When one speaks a word of kindness to the unkind, that is Jihad. When one raises his or her voice against injustice, that is Jihad. When a Muslim deprives himself/herself of a luxury so that another can enjoy a simple meal of bread and water, that is Jihad. This makes a Muslim a jihadist but does it make him/her a terrorist?
This is why many Muslims are offended when bloodthirsty throat-cutting extremists are referred to as jihadists. It puts them on the same balance of comparison.
In one of the Hadiths, Prophet Mohammad is said to have told his followers upon returning from battle: “Blessed are those who have performed the minor jihad, and have yet to perform the major one.” When asked: “What is the major jihad?” the Prophet replied, “Jihad Annafs”, which is the struggle against the inner self.
There is no denying that Jihad can be of a military nature. However, there are strict rules of engagement that can only be declared by the proper authority. Only after exhausting all peaceful routes and when Islam and Muslims face direct threat that military action will become inevitable for self-defense.
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Jihad has made an entry into many dictionaries in the past few years. Most definitions described jihad as a holy war, particularly one waged by Muslims against “non-believers” carried out as a religious duty.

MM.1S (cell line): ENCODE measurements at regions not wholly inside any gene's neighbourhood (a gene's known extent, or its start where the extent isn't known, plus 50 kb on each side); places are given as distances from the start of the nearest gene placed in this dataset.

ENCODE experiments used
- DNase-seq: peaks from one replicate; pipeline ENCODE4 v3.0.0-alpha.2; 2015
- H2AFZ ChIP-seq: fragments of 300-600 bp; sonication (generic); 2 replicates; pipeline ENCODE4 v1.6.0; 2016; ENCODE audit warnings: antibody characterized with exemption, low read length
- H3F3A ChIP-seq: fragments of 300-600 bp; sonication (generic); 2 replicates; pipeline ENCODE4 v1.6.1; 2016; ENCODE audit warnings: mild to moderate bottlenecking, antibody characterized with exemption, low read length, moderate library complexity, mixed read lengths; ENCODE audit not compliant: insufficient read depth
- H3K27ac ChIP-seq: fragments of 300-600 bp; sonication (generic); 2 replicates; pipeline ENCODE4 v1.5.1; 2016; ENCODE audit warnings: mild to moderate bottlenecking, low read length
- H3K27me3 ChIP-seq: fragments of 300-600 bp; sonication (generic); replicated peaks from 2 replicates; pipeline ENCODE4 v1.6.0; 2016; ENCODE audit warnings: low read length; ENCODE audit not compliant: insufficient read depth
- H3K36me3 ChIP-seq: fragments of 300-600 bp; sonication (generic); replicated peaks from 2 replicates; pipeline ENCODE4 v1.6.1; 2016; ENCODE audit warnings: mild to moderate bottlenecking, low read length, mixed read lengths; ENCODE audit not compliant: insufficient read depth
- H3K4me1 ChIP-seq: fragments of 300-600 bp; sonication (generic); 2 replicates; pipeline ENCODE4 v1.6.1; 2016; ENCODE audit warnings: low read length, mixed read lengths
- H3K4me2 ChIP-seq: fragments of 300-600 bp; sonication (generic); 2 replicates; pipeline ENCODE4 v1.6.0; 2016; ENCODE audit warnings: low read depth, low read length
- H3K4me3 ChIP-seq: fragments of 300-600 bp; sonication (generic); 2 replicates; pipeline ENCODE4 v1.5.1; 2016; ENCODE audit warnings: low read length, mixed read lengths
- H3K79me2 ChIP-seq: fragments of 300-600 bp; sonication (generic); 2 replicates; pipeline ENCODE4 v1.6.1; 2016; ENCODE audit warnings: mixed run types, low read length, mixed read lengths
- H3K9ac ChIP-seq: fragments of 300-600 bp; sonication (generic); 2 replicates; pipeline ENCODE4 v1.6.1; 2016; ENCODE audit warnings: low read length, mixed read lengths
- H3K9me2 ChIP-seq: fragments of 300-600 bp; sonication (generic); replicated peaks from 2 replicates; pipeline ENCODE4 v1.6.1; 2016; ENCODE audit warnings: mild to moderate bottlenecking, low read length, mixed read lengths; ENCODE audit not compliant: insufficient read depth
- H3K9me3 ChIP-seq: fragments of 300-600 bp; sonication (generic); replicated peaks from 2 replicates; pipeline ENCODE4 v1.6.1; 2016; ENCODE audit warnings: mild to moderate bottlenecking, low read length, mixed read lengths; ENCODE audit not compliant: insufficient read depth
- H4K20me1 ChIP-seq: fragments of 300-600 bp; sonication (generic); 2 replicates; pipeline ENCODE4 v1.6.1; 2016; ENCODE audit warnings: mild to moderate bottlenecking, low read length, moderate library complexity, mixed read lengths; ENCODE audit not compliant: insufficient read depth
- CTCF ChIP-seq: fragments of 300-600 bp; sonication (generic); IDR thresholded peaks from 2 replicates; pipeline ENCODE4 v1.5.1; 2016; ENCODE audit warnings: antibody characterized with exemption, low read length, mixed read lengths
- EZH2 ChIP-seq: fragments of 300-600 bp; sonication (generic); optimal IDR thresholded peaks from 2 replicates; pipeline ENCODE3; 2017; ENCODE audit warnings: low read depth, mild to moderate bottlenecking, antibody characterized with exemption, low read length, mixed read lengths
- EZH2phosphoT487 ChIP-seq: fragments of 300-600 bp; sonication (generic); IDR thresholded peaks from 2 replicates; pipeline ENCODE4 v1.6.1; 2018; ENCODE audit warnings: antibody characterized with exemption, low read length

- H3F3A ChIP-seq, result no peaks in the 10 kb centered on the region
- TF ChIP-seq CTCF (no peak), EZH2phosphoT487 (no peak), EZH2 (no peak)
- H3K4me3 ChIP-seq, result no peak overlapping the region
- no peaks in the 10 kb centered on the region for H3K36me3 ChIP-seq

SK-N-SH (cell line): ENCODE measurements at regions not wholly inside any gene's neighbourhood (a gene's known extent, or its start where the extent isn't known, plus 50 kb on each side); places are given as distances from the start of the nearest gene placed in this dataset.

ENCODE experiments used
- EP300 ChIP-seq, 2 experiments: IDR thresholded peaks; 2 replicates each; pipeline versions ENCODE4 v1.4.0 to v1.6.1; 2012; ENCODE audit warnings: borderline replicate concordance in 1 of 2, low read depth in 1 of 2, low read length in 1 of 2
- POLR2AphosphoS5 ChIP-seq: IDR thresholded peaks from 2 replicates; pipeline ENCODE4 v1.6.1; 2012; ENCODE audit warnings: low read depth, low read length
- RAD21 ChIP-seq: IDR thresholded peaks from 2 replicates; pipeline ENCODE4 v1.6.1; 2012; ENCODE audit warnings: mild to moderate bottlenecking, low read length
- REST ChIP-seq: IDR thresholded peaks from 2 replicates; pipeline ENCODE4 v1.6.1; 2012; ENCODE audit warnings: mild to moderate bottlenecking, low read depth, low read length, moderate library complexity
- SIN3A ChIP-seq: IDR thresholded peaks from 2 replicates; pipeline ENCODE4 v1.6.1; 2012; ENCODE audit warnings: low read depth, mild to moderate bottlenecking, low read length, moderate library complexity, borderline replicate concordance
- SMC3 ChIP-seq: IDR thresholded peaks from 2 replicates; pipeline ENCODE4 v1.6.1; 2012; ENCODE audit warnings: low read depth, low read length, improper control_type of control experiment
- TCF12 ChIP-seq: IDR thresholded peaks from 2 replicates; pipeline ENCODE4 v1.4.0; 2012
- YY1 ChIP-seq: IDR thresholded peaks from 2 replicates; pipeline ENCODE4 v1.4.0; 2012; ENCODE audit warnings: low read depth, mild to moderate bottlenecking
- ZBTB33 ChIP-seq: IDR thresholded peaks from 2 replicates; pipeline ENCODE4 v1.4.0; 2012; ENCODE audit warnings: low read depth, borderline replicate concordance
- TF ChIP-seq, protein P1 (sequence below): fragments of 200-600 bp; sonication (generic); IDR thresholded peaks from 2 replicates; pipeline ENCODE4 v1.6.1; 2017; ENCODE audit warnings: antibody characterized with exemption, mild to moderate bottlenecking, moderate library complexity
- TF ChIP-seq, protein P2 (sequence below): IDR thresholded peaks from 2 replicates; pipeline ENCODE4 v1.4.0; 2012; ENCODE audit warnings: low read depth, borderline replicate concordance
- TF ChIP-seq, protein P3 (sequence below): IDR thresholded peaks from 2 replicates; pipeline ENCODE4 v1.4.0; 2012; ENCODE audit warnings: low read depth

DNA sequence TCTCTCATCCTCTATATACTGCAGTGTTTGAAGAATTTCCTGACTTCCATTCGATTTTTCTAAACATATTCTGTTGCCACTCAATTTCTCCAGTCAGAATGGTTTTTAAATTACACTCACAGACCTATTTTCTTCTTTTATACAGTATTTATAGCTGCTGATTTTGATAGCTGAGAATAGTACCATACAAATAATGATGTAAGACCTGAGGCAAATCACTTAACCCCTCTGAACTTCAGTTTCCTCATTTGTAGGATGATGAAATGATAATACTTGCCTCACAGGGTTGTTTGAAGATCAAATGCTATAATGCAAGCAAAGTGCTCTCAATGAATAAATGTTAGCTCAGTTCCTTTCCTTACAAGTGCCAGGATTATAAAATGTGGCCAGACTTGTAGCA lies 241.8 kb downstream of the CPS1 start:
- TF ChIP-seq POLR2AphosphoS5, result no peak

“It is a truly beautiful name and I hope it continues to be used by future generations,” gives away Jehad whose greatest fear is that the name would become extinct or worse, be only used in its extremist form.
The modern usage of Jihad is so powerful and detrimental to the meaning of the word that it has come to invoke the image of violence, inhumane killings, and terrorism.
"The Islamic definition of Jihad encompasses various aspects of life, military action included"
However, not everyone who picks up arms in the name of Islam is considered to be performing jihad.
In fact, jihad has been robbed of its true and divine meaning. Just like the so-called Islamic State (or Daesh) does not represent the 1.5 billion Muslims across the world so does their concept of jihad fail to bear any resemblance to its original purpose.
Let’s take the Iraq scenario as an example. On the one hand, there is Daesh (Arabic Acronym for IS, ISIL, or ISIS), a terrorist group notorious for its ruthless killings in the name of Islam. These militants are often referred to as jihadists. But are they jihadists? The answer is an outright No.